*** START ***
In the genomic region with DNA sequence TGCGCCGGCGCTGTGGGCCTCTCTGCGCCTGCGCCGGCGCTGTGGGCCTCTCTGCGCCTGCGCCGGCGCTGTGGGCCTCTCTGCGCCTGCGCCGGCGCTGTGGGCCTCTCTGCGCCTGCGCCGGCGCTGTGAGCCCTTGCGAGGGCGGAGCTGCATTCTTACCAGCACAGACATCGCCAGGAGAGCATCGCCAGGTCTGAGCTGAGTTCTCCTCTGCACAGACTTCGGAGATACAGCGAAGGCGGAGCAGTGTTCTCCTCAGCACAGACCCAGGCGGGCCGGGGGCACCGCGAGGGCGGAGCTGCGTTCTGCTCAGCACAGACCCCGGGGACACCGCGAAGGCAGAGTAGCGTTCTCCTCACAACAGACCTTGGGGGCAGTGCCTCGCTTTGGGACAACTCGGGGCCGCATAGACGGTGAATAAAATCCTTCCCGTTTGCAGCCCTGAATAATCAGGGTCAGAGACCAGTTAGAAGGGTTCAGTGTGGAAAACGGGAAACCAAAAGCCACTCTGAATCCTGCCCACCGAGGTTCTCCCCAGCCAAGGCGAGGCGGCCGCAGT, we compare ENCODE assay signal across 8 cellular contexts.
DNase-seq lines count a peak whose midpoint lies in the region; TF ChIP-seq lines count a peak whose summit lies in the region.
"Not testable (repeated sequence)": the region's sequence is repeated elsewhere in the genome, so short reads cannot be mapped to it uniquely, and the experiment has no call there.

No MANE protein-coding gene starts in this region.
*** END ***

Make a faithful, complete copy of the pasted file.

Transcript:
In the genomic region with DNA sequence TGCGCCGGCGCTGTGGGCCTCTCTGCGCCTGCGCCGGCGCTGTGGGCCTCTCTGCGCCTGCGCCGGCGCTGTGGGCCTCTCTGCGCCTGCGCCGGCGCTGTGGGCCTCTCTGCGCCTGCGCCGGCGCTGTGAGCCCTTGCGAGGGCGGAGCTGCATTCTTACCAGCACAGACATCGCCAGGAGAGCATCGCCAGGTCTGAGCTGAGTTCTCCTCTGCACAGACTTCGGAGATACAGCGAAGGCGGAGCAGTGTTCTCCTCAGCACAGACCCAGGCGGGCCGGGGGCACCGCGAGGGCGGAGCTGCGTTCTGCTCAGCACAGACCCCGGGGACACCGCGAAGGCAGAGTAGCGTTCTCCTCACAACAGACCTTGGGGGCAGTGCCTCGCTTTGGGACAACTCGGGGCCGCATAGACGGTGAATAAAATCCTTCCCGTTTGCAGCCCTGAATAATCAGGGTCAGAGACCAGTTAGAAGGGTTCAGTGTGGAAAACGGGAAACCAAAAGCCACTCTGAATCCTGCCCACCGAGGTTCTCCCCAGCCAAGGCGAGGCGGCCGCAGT, we compare ENCODE assay signal across 8 cellular contexts.
DNase-seq lines count a peak whose midpoint lies in the region; TF ChIP-seq lines count a peak whose summit lies in the region.
"Not testable (repeated sequence)": the region's sequence is repeated elsewhere in the genome, so short reads cannot be mapped to it uniquely, and the experiment has no call there.

No MANE protein-coding gene starts in this region.